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Performance Analysis of DQN Algorithm on the Lunar Lander task#

By Neuromatch Academy

Content creators: Raghuram Bharadwaj Diddigi, Geraud Nangue Tasse, Yamil Vidal, Sanjukta Krishnagopal, Sara Rajaee

Content editors: Shaonan Wang, Spiros Chavlis


In this project, the objective is to analyze the performance of the Deep Q-Learning algorithm on an exciting task- Lunar Lander. Before we describe the task, let us focus on two keywords here - analysis and performance. What exactly do we mean by these keywords in the context of Reinforcement Learning (RL)?


Update/Upgrade the system and install libs#

Hide code cell source
# @title Update/Upgrade the system and install libs
!apt-get update > /dev/null 2>&1
!apt-get install -y xvfb python-opengl ffmpeg > /dev/null 2>&1
!apt-get install -y swig build-essential python-dev python3-dev > /dev/null 2>&1
!apt-get install x11-utils > /dev/null 2>&1
!apt-get install xvfb > /dev/null 2>&1

Install dependencies#

Hide code cell source
# @title Install dependencies
!pip install rarfile --quiet
!pip install stable-baselines3[extra] --quiet
!pip install ale-py --quiet
!pip install gym[box2d] --quiet
!pip install pyvirtualdisplay --quiet
!pip install pyglet --quiet
!pip install pygame --quiet
!pip install minigrid --quiet
!pip install -q swig --quiet
!pip install -q gymnasium[box2d] --quiet
!pip install 'minigrid<=2.1.1' --quiet
!pip3 install box2d-py --quiet
     ━━━━━━━━━━━━━━━━━━━━━━━━━━━━━━━━━━━━━━━━ 14.0/14.0 MB 28.6 MB/s eta 0:00:00
# Imports
import io
import os
import glob
import torch
import base64

import numpy as np
import matplotlib.pyplot as plt

import sys
import gymnasium
sys.modules["gym"] = gymnasium

import stable_baselines3
from stable_baselines3 import DQN
from stable_baselines3.common.results_plotter import ts2xy, load_results
from stable_baselines3.common.callbacks import EvalCallback
from stable_baselines3.common.env_util import make_atari_env

import gymnasium as gym
from gym import spaces
from gym.envs.box2d.lunar_lander import *
from gym.wrappers.monitoring.video_recorder import VideoRecorder

Play Video function#

Hide code cell source
# @title Play Video function
from IPython.display import HTML
from base64 import b64encode
from pyvirtualdisplay import Display

# create the directory to store the video(s)
os.makedirs("./video", exist_ok=True)

display = Display(visible=False, size=(1400, 900))
_ = display.start()

Utility functions to enable video recording of gym environment
and displaying it.
To enable video, just do "env = wrap_env(env)""
def render_mp4(videopath: str) -> str:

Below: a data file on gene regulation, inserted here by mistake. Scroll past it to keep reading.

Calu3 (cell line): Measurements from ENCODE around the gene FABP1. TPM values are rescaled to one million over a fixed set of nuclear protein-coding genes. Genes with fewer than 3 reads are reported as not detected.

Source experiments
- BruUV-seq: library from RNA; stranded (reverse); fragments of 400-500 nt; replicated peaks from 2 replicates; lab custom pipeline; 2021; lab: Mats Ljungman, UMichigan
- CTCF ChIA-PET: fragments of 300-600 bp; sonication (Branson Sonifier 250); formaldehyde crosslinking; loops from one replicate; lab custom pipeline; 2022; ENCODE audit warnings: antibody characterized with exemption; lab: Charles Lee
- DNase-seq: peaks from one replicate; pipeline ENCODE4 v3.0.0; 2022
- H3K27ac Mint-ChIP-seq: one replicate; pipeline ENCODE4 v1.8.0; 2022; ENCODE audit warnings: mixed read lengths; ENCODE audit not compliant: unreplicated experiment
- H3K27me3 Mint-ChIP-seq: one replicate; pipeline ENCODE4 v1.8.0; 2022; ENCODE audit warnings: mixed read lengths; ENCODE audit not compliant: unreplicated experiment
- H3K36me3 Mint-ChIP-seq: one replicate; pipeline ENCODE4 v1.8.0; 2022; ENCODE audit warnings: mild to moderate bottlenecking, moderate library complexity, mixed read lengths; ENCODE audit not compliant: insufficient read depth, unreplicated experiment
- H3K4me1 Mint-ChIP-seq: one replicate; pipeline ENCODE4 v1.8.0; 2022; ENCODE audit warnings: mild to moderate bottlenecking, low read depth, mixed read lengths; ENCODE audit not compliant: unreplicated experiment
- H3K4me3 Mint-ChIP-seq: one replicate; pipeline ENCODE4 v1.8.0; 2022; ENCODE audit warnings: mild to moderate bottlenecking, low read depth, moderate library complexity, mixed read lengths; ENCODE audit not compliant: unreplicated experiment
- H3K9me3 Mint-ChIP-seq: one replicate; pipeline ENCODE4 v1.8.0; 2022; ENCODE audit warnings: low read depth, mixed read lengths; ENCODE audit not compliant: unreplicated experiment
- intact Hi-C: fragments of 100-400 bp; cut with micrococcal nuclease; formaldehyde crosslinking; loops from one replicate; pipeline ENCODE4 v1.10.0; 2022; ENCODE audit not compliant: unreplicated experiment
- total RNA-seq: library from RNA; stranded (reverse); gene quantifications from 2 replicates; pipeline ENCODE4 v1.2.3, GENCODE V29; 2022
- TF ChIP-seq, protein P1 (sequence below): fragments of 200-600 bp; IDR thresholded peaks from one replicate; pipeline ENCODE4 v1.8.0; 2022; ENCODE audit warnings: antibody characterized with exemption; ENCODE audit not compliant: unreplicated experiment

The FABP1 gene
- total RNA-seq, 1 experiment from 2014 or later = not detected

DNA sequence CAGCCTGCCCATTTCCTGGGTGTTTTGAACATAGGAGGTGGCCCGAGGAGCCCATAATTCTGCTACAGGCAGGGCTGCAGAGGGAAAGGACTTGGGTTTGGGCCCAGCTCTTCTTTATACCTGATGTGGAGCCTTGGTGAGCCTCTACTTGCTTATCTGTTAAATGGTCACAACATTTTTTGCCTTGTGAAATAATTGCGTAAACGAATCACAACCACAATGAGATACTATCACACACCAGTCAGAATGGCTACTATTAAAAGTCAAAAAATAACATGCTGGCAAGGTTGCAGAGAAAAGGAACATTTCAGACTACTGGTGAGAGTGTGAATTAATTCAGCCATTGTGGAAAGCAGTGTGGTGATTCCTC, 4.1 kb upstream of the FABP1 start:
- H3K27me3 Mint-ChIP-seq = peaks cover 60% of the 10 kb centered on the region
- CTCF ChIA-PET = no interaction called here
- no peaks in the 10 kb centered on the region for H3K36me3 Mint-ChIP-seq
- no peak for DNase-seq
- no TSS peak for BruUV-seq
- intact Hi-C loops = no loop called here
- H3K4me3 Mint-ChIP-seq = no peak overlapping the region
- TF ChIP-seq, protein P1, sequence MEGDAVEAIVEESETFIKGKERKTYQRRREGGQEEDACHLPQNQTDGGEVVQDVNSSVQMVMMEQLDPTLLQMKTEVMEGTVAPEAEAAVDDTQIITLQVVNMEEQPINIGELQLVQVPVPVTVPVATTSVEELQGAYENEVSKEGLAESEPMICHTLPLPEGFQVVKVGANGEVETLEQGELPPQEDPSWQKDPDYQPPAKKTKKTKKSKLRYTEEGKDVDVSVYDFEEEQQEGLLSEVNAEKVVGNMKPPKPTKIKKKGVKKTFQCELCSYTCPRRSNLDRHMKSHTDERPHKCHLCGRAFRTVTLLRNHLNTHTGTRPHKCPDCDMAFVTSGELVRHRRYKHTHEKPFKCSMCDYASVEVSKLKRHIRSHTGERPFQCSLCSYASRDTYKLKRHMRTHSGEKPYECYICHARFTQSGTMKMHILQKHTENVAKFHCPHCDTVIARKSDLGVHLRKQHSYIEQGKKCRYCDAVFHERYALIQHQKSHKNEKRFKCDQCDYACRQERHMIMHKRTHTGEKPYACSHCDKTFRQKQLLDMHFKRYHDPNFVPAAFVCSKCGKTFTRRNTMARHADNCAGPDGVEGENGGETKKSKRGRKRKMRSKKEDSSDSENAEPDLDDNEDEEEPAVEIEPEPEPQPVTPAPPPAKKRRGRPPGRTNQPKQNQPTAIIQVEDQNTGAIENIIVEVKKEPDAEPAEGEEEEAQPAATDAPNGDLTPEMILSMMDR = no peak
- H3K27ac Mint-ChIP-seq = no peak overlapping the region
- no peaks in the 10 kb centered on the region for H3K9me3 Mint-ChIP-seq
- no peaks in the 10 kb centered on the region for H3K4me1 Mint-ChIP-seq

Gets a string containing a b4-encoded version of the MP4 video
  at the specified path.
  mp4 = open(videopath, 'rb').read()
  base64_encoded_mp4 = b64encode(mp4).decode()
  return f'<video width=400 controls><source src="data:video/mp4;' \
         f'base64,{base64_encoded_mp4}" type="video/mp4"></video>'


In a standard RL setting, an agent learns optimal behavior from an environment through a feedback mechanism to maximize a given objective. Many algorithms have been proposed in the RL literature that an agent can apply to learn the optimal behavior. One such popular algorithm is the Deep Q-Network (DQN). This algorithm makes use of deep neural networks to compute optimal actions. In this project, your goal is to understand the effect of the number of neural network layers on the algorithm’s performance. The performance of the algorithm can be evaluated through two metrics - Speed and Stability.

Speed: How fast the algorithm reaches the maximum possible reward.

Stability In some applications (especially when online learning is involved), along with speed, stability of the algorithm, i.e., minimal fluctuations in performance, is equally important.

In this project, you should investigate the following question:

What is the impact of number of neural network layers on speed and stability of the algorithm?

You do not have to write the DQN code from scratch. We have provided a basic implementation of the DQN algorithm. You only have to tune the hyperparameters (neural network size, learning rate, etc), observe the performance, and analyze. More details on this are provided below.

Now, let us discuss the RL task we have chosen, i.e., Lunar Lander. This task consists of the lander and a landing pad marked by two flags. The episode starts with the lander moving downwards due to gravity. The objective is to land safely using different engines available on the lander with zero speed on the landing pad as quickly and fuel efficient as possible. Reward for moving from the top of the screen and landing on landing pad with zero speed is between 100 to 140 points. Each leg ground contact yields a reward of 10 points. Firing main engine leads to a reward of -0.3 points in each frame. Firing the side engine leads to a reward of -0.03 points in each frame. An additional reward of -100 or +100 points is received if the lander crashes or comes to rest respectively which also leads to end of the episode.

The input state of the Lunar Lander consists of following components:

  1. Horizontal Position

  2. Vertical Position

  3. Horizontal Velocity

  4. Vertical Velocity

  5. Angle

  6. Angular Velocity

  7. Left Leg Contact

  8. Right Leg Contact

The actions of the agents are:

  1. Do Nothing

  2. Fire Main Engine